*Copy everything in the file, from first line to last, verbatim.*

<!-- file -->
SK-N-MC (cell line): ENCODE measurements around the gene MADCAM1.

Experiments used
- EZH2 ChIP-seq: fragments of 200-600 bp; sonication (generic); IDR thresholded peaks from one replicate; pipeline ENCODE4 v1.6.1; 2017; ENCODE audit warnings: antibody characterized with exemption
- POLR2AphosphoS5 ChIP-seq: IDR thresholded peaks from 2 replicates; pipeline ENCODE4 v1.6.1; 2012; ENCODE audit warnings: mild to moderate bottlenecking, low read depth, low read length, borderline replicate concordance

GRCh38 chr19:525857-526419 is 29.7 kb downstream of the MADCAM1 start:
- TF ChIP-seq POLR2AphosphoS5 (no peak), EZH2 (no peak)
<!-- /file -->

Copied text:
SK-N-MC (cell line): ENCODE measurements around the gene MADCAM1.

Experiments used
- EZH2 ChIP-seq: fragments of 200-600 bp; sonication (generic); IDR thresholded peaks from one replicate; pipeline ENCODE4 v1.6.1; 2017; ENCODE audit warnings: antibody characterized with exemption
- POLR2AphosphoS5 ChIP-seq: IDR thresholded peaks from 2 replicates; pipeline ENCODE4 v1.6.1; 2012; ENCODE audit warnings: mild to moderate bottlenecking, low read depth, low read length, borderline replicate concordance

GRCh38 chr19:525857-526419 is 29.7 kb downstream of the MADCAM1 start:
- TF ChIP-seq POLR2AphosphoS5 (no peak), EZH2 (no peak)